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(Latreille, 1829 )

  • Background
  • Morphology
  • Movement and Moulting
  • Background

    Arthropods are the most species rich group of animals on Earth and are one of the most abundant groups of organisms. They have a great adaptive diversity that has enabled them to thrive in practically every habitat from the deep oceans to high mountains and from hot springs to polar icecaps. Common examples of living arthropods are crabs, shrimps, lobsters, barnacles, insects, ticks and scorpions. There is an emerging consensus, based largely on molecular evidence, that the arthropods belong to a group, the Ecdysozoa, comprising the phyla that share the possession of a cuticular exoskeleton and undergo periodic moulting of that cuticle.

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    The bodies of arthropods typically show metameric segmentation, which is evident in the embryonic development of all arthropods and is a conspicuous feature of many adults, especially the more primitive species. Secondary loss of segmentation may occur in derived forms. Primitively each arthropod segment bears a pair of appendages, the expression of which is controlled by a cascading system of Hox genes. The basic plan of the nervous system consists of a dorsal anterior brain, followed by a ventral nerve cord with marked ganglia in each segment.  The distinguishing feature of arthropods is the chitinous exoskeleton or cuticle that covers their entire body and the jointed appendages. The exoskeleton of arthropods is multifunctional, serving as armour against enemies, a protection against water loss, support for the softer internal organs of the body, and as an attachment for musculature. The cuticle consists of three layers: the innermost endocuticle is flexible and composed of chitin, the intermediate exocuticle is a rigid layer and high in protein, and the thin external epicuticle contains waxy material. The epicuticle serves to prevent loss of water and other substances. Movement is possible by the division of the cuticle into distinct plates separated by regions of flexible arthrodial membrane. Limbs tend to be specialised for functions such as locomotion, feeding, respiration, sensory reception and mating (Boxshall, 2004). Arthropod antennules are primitively uniramous, comprising a single segmented branch whereas all postantennulary limbs are primitively biramous, with an inner endopod and an outer exopod. In extant arachnids, hexapods and myriapods one ramus (the exopod) is lost giving rise to a uniramous condition.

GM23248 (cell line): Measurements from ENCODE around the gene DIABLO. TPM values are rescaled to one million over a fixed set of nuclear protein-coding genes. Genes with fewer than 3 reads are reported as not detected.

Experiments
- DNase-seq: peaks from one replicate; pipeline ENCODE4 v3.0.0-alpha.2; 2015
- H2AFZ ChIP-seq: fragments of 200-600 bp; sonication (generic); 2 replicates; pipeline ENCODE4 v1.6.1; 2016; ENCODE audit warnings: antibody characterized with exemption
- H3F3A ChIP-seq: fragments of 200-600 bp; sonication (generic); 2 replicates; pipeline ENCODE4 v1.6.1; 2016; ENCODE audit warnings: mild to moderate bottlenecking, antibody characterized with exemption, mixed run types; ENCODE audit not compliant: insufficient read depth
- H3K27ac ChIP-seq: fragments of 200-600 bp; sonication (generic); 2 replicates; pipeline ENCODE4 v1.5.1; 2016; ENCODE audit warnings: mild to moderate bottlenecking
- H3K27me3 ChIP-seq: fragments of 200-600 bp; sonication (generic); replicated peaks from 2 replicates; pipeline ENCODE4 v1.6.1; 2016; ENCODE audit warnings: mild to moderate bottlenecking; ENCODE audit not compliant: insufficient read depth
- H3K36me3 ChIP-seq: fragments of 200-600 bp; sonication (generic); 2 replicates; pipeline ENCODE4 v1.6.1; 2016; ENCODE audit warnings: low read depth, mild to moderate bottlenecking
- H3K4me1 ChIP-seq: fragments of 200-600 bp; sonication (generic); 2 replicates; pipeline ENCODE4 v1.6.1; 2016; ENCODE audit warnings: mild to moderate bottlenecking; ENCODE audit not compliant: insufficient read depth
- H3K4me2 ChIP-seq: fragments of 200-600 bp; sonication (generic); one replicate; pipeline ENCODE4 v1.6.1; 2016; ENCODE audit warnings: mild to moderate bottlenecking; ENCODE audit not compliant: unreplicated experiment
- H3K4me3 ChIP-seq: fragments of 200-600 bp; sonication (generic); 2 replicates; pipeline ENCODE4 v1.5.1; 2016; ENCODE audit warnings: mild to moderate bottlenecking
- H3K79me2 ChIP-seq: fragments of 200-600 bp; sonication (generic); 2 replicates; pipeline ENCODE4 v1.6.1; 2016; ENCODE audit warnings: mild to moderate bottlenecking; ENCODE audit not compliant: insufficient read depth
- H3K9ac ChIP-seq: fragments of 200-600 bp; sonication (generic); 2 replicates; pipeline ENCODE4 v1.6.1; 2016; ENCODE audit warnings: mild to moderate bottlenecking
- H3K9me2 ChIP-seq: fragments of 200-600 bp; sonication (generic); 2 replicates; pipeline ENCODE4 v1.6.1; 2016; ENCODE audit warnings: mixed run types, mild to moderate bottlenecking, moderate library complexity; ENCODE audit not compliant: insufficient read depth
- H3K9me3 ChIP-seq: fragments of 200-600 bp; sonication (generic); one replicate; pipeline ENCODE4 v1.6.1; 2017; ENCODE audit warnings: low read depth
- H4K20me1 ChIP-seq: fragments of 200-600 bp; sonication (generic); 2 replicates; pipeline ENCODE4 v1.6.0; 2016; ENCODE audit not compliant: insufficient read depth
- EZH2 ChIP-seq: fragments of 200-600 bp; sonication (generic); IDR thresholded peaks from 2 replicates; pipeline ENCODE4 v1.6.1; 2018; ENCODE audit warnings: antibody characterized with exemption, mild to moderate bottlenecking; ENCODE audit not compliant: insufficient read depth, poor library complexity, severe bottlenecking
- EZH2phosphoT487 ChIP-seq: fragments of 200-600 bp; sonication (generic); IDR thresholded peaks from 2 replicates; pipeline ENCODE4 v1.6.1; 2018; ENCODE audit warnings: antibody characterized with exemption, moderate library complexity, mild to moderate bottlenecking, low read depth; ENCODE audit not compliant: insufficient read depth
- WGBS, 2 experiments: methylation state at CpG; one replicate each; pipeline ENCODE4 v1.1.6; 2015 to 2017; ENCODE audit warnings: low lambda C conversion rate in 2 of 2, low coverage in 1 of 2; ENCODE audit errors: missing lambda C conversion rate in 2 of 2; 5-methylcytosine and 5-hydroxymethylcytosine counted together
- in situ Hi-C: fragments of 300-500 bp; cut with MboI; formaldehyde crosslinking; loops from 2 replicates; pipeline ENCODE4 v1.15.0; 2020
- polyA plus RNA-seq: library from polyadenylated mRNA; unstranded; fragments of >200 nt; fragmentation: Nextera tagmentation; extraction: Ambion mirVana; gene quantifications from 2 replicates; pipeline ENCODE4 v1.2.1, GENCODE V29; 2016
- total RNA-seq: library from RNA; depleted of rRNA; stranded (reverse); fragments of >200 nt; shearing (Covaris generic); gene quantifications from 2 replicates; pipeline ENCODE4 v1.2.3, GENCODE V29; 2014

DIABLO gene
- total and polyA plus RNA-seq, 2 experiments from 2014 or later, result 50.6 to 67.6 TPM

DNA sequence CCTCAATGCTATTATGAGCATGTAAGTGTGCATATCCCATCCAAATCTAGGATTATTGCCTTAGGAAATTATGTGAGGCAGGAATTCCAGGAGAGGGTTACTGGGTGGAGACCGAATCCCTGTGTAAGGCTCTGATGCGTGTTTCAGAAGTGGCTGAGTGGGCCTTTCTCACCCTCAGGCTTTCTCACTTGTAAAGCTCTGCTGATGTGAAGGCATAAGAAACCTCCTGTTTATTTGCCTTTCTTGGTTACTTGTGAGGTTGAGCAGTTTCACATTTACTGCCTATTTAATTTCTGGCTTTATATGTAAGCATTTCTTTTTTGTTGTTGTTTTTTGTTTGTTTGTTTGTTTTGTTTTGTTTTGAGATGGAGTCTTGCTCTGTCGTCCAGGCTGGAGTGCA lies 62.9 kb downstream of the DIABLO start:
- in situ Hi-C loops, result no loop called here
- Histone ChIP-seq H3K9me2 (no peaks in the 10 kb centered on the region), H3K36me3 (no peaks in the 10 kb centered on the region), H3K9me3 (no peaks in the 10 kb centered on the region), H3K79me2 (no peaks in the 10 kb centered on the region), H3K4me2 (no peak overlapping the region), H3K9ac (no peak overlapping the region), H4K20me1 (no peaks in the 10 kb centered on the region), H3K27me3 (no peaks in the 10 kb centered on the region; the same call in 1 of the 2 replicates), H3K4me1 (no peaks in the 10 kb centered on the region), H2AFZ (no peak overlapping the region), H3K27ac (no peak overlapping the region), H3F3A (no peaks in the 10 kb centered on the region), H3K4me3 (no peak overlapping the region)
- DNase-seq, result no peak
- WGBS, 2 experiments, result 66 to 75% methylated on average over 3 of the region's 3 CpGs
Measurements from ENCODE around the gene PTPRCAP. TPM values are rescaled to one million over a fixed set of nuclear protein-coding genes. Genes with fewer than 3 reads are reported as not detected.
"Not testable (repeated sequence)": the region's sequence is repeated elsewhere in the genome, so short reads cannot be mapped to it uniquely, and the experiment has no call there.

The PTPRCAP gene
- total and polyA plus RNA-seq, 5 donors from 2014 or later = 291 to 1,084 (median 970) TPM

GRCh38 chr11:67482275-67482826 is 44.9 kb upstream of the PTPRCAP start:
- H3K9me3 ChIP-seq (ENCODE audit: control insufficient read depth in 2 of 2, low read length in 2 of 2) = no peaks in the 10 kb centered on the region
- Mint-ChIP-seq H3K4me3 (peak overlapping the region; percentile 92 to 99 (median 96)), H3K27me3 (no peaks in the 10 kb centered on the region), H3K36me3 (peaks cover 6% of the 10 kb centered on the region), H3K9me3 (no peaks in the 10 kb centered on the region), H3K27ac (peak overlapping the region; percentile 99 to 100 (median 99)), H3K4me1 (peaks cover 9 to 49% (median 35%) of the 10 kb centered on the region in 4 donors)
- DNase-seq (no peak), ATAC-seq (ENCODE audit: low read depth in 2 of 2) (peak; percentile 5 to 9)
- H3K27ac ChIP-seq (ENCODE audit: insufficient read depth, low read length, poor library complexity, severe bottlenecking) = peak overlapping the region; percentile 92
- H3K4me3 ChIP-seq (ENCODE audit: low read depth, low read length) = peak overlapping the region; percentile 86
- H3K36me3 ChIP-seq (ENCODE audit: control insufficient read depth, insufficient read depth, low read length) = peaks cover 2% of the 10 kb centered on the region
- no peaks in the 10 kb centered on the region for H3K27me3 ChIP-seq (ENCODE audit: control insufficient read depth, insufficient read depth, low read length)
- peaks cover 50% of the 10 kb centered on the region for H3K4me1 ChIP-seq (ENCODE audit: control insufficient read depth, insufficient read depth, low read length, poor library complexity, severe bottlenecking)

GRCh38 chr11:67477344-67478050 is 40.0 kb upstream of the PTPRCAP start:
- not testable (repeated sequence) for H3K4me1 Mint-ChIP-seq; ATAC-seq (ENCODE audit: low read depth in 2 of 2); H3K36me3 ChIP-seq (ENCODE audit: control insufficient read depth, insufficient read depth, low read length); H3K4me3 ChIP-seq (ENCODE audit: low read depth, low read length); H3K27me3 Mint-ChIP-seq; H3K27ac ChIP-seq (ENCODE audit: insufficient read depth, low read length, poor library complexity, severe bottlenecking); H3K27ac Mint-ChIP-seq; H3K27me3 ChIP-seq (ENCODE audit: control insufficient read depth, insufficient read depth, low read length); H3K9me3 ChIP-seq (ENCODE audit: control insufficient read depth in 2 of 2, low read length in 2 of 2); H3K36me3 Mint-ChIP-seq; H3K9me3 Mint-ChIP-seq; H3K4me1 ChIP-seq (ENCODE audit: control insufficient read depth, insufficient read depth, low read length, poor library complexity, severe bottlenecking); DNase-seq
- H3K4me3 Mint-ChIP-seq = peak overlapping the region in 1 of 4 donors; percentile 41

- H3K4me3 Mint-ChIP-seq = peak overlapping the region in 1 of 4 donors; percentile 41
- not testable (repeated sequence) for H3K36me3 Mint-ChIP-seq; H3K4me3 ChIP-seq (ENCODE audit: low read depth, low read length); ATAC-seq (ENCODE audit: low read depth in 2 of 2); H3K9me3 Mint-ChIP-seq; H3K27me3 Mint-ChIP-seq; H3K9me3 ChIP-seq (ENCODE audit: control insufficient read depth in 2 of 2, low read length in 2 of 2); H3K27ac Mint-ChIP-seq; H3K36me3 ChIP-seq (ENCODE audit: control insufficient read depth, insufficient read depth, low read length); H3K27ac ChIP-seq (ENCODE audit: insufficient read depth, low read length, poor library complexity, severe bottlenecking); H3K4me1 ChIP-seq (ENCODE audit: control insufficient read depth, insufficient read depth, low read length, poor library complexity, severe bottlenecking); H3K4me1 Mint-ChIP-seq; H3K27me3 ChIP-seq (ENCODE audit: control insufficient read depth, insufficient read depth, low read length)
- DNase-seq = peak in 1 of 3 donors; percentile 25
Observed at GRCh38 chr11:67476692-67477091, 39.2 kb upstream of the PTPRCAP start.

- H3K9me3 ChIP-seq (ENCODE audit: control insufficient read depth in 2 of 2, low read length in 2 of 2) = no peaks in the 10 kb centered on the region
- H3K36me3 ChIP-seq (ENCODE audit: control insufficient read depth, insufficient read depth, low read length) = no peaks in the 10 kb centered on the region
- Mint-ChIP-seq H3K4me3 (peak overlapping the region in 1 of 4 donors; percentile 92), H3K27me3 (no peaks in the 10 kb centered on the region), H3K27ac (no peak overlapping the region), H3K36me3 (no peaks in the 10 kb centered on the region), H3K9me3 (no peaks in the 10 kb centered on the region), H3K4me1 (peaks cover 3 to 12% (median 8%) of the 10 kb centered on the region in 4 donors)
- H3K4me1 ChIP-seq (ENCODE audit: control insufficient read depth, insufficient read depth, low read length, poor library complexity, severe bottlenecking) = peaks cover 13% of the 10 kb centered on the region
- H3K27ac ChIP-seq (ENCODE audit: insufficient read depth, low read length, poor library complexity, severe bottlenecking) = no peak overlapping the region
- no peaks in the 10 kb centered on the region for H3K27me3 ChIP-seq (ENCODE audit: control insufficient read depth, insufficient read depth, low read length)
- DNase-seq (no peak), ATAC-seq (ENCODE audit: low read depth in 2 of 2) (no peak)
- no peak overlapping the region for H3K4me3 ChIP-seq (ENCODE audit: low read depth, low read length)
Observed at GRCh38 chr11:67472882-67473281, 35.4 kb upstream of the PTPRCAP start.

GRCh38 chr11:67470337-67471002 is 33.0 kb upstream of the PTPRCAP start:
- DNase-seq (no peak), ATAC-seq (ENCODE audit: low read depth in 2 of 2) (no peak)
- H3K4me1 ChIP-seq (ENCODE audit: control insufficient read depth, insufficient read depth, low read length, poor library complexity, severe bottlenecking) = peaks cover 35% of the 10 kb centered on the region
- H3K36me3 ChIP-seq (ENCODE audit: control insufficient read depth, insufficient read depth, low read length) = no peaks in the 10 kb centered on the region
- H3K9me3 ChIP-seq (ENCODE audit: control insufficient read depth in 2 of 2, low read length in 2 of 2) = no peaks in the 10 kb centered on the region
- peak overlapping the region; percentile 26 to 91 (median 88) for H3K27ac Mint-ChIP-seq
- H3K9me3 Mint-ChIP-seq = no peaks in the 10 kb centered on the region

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    Movement and Moulting

    Arthropods move by means of their jointed appendages. The exoskeleton and the extrinsic and intrinsic muscles contained within the body operate together as a lever system. The possession of a rigid external cuticle would cause problems for growing animals. The solution has been periodic shedding of the exoskeleton (moulting). Some arthropods such as lobsters and some crabs moult throughout their lives, but other such as copepods, insects and spiders have a more or less fixed numbers of instars with the final moult coinciding with the attainment of sexual maturity.

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    [ARTHROPODA on the taxonomic tree]

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